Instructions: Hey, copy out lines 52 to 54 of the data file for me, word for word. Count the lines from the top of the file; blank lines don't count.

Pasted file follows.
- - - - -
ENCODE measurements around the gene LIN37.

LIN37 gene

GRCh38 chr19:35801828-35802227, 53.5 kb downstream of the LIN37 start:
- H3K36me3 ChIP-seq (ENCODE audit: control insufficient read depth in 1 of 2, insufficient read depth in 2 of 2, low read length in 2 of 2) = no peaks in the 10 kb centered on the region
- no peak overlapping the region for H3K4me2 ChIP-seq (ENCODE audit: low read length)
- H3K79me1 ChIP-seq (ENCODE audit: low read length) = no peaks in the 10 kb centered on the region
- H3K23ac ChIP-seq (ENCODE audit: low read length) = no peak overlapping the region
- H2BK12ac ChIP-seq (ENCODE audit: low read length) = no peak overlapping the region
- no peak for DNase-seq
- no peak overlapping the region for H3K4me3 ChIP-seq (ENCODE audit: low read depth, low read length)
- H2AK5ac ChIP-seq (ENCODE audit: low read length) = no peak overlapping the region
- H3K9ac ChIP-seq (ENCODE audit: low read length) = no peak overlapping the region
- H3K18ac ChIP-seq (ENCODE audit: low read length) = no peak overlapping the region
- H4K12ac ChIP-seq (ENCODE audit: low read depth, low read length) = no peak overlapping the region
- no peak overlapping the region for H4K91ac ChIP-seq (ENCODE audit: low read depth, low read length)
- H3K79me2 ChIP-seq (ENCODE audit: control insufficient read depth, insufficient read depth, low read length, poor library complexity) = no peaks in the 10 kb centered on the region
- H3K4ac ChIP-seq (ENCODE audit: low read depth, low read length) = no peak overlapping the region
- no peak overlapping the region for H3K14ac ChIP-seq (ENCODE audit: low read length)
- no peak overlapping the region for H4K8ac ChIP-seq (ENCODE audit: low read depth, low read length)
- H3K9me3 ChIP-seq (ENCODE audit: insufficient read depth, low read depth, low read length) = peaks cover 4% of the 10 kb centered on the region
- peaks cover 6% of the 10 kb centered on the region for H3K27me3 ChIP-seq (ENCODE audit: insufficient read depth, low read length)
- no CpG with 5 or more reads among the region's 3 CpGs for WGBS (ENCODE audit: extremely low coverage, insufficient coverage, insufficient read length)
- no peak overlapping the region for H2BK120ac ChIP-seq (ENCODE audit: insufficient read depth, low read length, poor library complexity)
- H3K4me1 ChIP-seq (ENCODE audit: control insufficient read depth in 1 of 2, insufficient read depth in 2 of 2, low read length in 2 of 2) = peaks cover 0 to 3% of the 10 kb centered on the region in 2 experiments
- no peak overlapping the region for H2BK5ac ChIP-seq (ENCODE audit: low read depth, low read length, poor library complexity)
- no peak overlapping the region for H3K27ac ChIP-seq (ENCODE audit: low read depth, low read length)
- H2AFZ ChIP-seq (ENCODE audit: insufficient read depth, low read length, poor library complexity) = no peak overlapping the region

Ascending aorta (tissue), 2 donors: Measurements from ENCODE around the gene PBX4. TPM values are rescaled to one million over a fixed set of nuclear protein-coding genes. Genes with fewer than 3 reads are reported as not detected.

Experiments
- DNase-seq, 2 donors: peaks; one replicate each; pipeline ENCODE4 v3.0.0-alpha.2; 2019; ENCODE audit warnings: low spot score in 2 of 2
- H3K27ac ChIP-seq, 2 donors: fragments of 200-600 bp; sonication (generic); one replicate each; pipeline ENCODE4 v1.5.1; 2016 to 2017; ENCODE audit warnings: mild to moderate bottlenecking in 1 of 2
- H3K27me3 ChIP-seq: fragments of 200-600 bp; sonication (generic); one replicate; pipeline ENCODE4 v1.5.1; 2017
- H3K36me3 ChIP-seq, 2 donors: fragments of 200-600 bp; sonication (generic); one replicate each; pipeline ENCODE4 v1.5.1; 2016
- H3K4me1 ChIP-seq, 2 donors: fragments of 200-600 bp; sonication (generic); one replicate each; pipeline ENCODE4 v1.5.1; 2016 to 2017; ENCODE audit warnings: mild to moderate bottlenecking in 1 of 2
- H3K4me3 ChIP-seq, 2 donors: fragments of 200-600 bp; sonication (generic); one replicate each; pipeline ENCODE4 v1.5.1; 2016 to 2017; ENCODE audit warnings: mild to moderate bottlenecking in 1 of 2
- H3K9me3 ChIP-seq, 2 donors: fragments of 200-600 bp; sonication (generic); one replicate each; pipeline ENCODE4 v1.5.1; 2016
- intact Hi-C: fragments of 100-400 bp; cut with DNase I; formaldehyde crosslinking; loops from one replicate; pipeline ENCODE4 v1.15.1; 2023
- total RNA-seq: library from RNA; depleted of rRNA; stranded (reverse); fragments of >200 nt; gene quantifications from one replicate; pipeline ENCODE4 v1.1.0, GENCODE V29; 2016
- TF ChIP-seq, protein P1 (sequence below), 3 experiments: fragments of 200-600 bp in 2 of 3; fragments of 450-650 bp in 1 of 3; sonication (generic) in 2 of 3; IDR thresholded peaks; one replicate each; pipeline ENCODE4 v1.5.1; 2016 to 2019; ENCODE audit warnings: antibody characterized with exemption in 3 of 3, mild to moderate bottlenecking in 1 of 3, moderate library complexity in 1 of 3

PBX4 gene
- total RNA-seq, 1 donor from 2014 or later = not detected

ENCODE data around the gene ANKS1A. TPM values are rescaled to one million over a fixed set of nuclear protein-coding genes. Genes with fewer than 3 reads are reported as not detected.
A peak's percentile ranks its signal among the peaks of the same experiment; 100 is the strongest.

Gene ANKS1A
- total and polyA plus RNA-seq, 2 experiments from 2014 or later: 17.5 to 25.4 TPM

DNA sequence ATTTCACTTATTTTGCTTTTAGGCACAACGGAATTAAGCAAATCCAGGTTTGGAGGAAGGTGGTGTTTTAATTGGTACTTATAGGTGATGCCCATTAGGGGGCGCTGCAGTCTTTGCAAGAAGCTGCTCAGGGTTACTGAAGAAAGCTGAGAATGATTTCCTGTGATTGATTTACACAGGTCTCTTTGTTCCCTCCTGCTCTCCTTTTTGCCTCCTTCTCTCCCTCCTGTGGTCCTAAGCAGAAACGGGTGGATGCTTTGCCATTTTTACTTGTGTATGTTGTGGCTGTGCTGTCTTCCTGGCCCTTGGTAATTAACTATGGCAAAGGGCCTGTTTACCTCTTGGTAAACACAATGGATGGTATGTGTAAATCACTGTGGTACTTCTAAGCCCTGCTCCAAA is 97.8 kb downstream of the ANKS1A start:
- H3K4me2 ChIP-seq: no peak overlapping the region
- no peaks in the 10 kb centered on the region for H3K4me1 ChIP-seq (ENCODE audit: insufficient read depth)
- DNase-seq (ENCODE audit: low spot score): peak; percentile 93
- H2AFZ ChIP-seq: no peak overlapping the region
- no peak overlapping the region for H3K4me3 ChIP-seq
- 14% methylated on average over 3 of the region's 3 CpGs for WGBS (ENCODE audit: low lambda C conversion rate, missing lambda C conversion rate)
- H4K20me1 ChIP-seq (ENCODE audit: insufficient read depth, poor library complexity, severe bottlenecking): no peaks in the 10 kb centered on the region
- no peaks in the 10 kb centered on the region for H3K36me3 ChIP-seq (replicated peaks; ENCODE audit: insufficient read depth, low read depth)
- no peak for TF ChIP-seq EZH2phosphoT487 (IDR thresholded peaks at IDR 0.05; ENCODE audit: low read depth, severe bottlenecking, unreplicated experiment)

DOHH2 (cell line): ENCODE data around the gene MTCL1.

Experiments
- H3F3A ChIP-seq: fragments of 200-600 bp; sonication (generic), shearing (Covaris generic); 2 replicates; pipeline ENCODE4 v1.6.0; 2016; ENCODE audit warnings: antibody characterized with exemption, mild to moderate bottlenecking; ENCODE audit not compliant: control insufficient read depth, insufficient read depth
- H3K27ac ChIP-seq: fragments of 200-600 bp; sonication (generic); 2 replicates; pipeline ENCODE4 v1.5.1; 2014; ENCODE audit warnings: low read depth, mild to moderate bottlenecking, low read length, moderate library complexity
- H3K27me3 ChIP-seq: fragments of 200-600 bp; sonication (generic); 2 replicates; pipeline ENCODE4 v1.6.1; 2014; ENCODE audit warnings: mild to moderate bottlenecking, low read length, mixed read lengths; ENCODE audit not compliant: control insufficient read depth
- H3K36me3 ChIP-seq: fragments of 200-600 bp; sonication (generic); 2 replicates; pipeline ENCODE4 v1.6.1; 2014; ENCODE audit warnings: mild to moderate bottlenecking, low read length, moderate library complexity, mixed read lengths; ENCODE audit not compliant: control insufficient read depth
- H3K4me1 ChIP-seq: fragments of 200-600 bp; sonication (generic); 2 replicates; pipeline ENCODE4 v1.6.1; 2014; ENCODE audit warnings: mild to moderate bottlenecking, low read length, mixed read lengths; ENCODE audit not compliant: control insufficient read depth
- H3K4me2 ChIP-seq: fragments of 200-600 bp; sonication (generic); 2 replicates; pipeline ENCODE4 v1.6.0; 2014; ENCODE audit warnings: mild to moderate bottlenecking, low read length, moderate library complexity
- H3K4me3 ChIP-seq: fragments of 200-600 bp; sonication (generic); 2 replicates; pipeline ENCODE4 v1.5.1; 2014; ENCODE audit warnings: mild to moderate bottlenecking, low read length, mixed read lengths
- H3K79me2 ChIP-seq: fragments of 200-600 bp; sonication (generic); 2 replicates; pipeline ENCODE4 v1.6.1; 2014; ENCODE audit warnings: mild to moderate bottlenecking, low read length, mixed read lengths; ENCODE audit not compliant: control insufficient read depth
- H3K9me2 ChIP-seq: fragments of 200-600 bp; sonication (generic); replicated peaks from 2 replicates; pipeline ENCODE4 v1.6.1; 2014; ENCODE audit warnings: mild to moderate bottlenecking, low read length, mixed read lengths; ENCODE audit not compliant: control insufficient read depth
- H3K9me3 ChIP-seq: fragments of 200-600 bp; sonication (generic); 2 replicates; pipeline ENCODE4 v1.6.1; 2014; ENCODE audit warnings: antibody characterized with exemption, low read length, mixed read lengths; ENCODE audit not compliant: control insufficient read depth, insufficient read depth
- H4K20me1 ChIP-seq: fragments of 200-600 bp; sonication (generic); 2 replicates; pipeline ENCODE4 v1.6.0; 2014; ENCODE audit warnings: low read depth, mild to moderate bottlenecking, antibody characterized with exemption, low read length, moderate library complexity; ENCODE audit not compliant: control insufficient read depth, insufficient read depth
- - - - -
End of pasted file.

- 14% methylated on average over 3 of the region's 3 CpGs for WGBS (ENCODE audit: low lambda C conversion rate, missing lambda C conversion rate)
- H4K20me1 ChIP-seq (ENCODE audit: insufficient read depth, poor library complexity, severe bottlenecking): no peaks in the 10 kb centered on the region
- no peaks in the 10 kb centered on the region for H3K36me3 ChIP-seq (replicated peaks; ENCODE audit: insufficient read depth, low read depth)